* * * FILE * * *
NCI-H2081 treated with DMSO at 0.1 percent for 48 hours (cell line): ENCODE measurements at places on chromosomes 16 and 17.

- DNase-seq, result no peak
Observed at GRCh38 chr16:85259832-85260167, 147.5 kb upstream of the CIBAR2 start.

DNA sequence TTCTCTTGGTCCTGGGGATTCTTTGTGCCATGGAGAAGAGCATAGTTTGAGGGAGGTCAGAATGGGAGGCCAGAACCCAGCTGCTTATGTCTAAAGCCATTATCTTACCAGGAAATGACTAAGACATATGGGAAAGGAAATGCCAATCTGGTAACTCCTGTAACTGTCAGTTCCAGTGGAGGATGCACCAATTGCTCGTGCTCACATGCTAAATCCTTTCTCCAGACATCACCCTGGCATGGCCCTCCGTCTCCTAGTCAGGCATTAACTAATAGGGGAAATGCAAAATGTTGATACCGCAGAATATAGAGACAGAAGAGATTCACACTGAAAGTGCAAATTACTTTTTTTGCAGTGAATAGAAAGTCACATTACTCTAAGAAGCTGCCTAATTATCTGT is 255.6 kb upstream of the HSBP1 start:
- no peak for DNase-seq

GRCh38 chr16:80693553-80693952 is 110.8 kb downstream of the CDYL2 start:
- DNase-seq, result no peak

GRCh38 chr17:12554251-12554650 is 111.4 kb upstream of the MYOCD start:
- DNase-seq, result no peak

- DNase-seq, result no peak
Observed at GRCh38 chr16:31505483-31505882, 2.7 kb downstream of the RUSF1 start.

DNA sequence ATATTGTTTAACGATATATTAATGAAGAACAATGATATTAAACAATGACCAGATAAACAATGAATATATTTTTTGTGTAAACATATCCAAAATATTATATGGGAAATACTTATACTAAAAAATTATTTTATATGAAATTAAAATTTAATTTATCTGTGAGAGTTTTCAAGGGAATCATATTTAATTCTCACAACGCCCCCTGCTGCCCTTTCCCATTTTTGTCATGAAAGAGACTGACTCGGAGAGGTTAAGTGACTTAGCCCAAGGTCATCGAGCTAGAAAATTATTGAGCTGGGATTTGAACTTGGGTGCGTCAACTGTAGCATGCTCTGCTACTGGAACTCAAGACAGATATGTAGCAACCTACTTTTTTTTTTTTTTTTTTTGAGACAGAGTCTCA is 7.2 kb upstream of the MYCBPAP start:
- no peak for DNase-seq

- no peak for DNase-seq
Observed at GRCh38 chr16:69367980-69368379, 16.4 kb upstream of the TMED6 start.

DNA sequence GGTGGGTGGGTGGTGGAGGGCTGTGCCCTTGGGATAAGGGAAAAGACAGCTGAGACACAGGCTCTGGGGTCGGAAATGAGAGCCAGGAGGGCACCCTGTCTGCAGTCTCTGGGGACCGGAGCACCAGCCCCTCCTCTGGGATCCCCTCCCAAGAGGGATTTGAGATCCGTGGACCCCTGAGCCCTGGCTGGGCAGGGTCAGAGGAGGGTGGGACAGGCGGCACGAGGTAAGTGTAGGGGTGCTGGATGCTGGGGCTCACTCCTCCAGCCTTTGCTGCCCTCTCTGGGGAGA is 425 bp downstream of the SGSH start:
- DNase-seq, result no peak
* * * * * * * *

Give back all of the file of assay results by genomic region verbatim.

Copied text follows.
NCI-H2081 treated with DMSO at 0.1 percent for 48 hours (cell line): ENCODE measurements at places on chromosomes 16 and 17.

- DNase-seq, result no peak
Observed at GRCh38 chr16:85259832-85260167, 147.5 kb upstream of the CIBAR2 start.

DNA sequence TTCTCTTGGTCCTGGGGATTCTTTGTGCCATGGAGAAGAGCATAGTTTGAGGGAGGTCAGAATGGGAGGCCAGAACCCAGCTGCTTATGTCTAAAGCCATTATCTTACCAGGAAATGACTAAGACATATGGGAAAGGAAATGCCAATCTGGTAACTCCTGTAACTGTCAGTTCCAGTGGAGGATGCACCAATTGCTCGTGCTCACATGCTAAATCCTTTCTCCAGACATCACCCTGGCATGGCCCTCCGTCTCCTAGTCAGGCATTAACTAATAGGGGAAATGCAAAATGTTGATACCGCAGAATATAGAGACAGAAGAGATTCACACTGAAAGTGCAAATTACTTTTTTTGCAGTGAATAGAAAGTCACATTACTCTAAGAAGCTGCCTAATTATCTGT is 255.6 kb upstream of the HSBP1 start:
- no peak for DNase-seq

GRCh38 chr16:80693553-80693952 is 110.8 kb downstream of the CDYL2 start:
- DNase-seq, result no peak

GRCh38 chr17:12554251-12554650 is 111.4 kb upstream of the MYOCD start:
- DNase-seq, result no peak

- DNase-seq, result no peak
Observed at GRCh38 chr16:31505483-31505882, 2.7 kb downstream of the RUSF1 start.

DNA sequence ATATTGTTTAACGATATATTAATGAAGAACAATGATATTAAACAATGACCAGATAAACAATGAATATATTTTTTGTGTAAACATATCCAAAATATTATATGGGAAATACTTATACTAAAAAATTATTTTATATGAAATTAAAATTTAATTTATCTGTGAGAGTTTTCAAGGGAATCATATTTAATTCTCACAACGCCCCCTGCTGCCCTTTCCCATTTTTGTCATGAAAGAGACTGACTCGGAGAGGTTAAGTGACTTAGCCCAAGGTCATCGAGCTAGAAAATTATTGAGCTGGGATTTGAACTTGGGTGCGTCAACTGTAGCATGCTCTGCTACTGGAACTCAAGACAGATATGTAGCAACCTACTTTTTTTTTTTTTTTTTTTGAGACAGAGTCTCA is 7.2 kb upstream of the MYCBPAP start:
- no peak for DNase-seq

- no peak for DNase-seq
Observed at GRCh38 chr16:69367980-69368379, 16.4 kb upstream of the TMED6 start.

DNA sequence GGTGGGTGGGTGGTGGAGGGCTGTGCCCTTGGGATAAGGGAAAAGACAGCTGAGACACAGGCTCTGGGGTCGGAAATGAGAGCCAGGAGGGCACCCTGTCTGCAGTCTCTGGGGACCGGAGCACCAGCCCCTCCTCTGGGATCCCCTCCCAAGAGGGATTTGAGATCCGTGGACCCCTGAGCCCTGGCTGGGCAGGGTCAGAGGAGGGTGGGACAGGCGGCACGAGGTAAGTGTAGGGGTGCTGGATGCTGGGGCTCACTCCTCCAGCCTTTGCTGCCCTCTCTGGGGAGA is 425 bp downstream of the SGSH start:
- DNase-seq, result no peak